Accrual earnings management, real earnings management, and information uncertainty

Nguyen, Thi Thu Ha (2022) Accrual earnings management, real earnings management, and information uncertainty. (PhD thesis), Kingston University, .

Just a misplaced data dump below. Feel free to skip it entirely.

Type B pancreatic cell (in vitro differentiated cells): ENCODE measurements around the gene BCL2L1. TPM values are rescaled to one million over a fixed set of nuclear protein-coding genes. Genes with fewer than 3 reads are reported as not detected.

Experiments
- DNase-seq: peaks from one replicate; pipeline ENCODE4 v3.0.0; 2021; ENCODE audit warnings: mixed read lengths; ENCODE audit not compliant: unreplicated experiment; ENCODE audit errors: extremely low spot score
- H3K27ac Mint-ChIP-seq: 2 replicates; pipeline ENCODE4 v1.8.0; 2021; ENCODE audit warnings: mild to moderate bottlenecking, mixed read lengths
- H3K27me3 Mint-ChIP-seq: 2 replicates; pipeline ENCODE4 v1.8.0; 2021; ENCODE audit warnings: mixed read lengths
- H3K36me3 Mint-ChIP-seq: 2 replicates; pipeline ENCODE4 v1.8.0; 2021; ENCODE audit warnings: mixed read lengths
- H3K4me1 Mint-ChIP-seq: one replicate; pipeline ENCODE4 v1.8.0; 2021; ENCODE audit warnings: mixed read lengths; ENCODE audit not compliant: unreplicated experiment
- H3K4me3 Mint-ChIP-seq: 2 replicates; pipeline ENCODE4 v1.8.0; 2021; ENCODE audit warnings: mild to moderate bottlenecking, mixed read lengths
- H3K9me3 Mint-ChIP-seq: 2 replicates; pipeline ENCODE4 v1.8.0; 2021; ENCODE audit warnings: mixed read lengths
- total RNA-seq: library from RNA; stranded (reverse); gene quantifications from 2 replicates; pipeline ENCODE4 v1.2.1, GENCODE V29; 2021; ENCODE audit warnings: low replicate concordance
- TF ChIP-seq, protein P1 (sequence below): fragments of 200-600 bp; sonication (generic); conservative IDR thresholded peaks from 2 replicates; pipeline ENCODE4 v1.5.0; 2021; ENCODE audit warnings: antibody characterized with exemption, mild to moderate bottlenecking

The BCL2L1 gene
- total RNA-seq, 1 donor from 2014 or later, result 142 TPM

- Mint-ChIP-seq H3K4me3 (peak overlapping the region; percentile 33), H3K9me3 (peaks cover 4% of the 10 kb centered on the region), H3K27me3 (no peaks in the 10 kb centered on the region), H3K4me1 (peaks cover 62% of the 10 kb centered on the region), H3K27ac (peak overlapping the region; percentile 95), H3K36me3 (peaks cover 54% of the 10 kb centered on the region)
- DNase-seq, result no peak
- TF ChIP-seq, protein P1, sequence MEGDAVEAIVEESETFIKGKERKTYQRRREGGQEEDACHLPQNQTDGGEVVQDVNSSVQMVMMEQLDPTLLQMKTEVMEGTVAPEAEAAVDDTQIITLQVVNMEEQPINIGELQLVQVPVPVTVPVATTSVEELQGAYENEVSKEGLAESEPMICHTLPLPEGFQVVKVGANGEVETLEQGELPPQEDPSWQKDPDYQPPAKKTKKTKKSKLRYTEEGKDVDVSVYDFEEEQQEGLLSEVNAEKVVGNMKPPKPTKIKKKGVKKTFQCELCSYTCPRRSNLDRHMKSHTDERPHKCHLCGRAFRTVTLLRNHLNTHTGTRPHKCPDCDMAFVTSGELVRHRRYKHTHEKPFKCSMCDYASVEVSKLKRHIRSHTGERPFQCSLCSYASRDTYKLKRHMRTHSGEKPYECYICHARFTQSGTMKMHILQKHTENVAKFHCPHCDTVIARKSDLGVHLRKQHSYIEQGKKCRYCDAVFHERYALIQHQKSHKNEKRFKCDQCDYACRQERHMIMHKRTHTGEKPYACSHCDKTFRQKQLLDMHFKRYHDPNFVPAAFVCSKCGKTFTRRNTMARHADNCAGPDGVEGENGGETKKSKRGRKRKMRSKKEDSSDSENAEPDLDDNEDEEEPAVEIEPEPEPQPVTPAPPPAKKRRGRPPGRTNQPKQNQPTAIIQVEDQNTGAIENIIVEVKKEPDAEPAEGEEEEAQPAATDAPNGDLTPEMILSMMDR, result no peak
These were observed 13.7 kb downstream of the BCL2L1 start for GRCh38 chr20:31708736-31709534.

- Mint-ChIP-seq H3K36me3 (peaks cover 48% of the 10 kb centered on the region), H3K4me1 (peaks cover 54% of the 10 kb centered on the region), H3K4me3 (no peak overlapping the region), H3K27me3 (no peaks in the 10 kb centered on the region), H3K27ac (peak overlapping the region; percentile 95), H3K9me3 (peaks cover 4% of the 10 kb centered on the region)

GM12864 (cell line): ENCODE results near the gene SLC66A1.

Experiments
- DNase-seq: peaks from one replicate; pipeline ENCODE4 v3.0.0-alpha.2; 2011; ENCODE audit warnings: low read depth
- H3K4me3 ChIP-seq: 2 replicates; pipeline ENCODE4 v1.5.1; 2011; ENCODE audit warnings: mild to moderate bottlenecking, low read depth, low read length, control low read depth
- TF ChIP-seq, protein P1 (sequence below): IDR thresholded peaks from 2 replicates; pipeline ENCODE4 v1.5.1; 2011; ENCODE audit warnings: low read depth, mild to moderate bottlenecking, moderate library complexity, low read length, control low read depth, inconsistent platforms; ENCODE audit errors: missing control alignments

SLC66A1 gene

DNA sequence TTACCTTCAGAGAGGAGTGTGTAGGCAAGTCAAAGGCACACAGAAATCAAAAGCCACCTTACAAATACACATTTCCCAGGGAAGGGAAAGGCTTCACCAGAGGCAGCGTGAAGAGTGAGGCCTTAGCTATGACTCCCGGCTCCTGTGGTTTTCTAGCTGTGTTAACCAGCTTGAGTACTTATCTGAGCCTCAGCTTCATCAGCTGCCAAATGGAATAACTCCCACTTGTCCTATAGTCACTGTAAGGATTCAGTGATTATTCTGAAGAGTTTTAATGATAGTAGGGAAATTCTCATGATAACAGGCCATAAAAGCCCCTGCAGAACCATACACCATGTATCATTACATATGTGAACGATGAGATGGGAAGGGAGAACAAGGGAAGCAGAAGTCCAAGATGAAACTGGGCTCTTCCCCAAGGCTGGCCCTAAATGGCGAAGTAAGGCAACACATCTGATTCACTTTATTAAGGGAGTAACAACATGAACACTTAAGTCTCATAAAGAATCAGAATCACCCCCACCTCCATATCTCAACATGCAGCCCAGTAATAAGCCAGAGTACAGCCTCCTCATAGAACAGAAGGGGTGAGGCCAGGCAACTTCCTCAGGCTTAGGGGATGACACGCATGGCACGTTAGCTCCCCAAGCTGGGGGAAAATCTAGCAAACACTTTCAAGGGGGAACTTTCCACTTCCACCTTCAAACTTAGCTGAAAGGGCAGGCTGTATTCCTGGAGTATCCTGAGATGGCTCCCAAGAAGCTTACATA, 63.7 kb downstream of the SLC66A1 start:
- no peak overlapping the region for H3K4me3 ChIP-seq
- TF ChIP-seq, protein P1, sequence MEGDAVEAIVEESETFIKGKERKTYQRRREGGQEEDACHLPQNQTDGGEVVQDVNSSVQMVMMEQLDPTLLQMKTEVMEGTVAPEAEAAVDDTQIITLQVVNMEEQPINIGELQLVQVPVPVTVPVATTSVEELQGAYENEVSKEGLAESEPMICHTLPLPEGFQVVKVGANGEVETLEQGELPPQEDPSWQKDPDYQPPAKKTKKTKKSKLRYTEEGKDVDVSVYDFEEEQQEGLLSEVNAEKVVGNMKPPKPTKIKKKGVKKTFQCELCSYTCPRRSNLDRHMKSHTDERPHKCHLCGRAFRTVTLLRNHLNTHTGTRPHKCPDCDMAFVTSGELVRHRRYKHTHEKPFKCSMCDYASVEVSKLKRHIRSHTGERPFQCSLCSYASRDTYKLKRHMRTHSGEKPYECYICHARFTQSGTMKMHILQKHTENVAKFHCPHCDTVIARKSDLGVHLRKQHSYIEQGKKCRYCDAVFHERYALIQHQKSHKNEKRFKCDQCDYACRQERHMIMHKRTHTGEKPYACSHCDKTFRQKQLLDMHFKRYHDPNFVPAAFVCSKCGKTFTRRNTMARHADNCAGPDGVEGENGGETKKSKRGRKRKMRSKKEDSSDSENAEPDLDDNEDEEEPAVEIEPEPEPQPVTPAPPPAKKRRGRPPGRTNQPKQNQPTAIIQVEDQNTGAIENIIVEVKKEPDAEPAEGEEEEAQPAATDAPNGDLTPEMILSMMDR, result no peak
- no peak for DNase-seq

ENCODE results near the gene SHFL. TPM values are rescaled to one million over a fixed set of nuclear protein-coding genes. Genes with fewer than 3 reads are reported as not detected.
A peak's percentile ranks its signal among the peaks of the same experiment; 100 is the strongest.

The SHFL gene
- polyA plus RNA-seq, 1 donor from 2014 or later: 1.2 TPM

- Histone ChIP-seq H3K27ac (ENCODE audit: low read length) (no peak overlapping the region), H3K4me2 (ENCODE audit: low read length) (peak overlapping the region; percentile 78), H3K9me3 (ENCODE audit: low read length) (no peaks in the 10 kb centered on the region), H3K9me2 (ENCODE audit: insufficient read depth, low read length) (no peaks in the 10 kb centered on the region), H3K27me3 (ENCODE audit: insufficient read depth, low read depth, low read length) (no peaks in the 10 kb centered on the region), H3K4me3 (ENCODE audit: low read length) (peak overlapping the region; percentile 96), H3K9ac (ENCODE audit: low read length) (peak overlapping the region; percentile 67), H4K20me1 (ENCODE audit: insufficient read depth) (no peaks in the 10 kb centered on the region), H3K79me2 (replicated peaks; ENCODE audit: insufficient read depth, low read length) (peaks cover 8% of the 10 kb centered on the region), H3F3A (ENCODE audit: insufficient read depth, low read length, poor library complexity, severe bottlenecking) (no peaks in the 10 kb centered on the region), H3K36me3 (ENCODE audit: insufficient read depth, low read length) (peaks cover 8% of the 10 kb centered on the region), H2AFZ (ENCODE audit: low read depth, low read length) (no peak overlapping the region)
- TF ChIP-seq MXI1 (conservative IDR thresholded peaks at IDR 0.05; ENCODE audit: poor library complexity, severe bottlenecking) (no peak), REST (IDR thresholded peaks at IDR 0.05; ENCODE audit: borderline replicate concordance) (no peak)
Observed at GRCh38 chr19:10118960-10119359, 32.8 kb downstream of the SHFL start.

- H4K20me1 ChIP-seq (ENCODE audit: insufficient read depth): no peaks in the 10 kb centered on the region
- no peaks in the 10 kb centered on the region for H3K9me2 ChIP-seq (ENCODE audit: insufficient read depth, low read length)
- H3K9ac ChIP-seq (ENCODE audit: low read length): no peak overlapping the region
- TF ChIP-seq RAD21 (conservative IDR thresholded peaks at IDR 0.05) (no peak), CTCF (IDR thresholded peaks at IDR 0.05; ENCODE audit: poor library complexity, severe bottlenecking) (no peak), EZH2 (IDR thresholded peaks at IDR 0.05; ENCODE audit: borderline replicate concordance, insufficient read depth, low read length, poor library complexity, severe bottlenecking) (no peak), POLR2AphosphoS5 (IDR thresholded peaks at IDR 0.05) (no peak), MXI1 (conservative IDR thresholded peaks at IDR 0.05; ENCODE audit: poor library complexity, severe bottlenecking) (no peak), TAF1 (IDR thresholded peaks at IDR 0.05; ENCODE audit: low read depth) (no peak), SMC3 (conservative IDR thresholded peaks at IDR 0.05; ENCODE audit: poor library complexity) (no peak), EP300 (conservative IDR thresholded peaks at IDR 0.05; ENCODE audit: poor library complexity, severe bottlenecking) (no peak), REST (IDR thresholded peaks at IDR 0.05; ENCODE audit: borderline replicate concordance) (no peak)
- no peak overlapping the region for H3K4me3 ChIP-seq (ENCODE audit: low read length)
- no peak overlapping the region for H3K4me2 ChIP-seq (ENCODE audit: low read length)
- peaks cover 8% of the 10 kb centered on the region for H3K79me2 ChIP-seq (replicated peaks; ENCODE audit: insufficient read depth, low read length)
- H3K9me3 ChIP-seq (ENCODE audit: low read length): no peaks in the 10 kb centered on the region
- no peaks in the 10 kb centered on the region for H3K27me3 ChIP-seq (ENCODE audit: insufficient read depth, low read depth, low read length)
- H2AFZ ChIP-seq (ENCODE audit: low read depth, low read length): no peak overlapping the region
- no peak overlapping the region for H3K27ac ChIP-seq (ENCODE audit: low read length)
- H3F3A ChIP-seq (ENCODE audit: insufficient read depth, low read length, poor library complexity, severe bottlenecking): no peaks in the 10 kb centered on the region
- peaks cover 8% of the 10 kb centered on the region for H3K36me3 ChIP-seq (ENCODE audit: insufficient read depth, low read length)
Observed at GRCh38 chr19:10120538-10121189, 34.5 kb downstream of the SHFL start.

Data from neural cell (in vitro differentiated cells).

The aim of this thesis is to contribute to the research on earnings management, by first investigating models of real earnings management, then extending the literature by examining both accrual and real earnings management within the context of information uncertainty. The thesis comprises of three main studies which analyse secondary data of firms with available data that are listed on the London Stock Exchange during the period from 1992 to 2018. In the first empirical chapter, the relative performance of models to detect accrual earnings management and real earnings management is evaluated by comparing the power of widely used models. The power of test statistics of earnings management detection models is evaluated through examining the frequency with which detection models of accrual earnings management and real earnings management generate type II errors. I adopt a similar approach to that used by Dechow et al. (1995)and Brown and Warner (1985)in which I randomly select a sample of firm-year observations and artificially add accrual manipulation and real earnings management with the magnitude ranging from 0 percent to 10 percent of lagged assets. I compare the bias in the estimates of accrual earnings management generated by Dechow et al. (1995),Kothari et al. (2005),Modified Dechow and Dichev (2002)model and real earnings management produced by the Roychowdhury (2006)models. The results show that the detection models for real earnings management generates larger biased estimates of real earnings management activities compared to models to detect accrual-based earnings management. Among the three types of real earnings management activities, the power of the model for detecting real-based sales manipulation is lowest due to the biased estimates. Moreover, the power of the model for uncovering abnormal research and development (R&D) expenditure is improved when lagged R&D expenditures is added to the existing model. The second empirical chapter investigates the role of information uncertainty in explaining the opportunistic behaviour of managerial discretion when firms have high incentives to manage earnings (i.e., meeting/beating earnings benchmarks). To address endogeneity, in which there are potential differences in characteristics of suspect firms (i.e., those beating earnings expectations) and non-suspect firms (i.e., those missing earnings expectations), I apply propensity score matching (PSM) developed by Rosenbaum and Rubin (1983)(Shipman et al., 2016).More specifically, suspects are matched with non-suspects (by one- to-one matching without replacement) that have the closest propensity-matching score. These scores are based on a range of different firm characteristics. In addition, this study also uses Heckman (1979)selection model that depends on a particular functional form to give an indirect estimate of suspect firms’ treatment effects. This empirical evidence contributes to the existing literature by determining the condition in which accrual-based earnings management occurs. Under the condition of high information uncertainty, managerial opportunistic behaviour is unobservable and difficult to detect by market participants; hence, the result shows that when facing high information uncertainty, managers of firms beating earnings expectation are more likely to use discretionary accruals. Moreover, managers of suspect firms also engage in earnings smoothing under the condition of high information uncertainty. In addition, this study contributes to the literature by exploring the role of information uncertainty in managers’ decisions to use accrual earnings management compared to real earnings management. The last empirical chapter examines the effect of information uncertainty on the long-run performance of firms meeting/beating earnings expectations. There is mixed evidence about whether market participants are irrationally over-optimistic about the information contained within earnings announcements. The evidence provided in this chapter contributes to our knowledge on the interaction effect of information uncertainty on the mispricing of investors. Indeed, empirical results show that firms meeting/beating earnings benchmarks underperform in the long-run period under high information uncertainty compared to low information uncertainty, after controlling for variables such as firm size, market-to-book ratio, capital expenditures, and sales growth in the fiscal year that earnings are announced. The results are robust after using alternative measures of stock performance. The evidence overall suggests that the condition of information uncertainty is necessary for explaining irrational behaviour of investors. These findings indicate that future underperformance may follow managed earnings under high information uncertainty.

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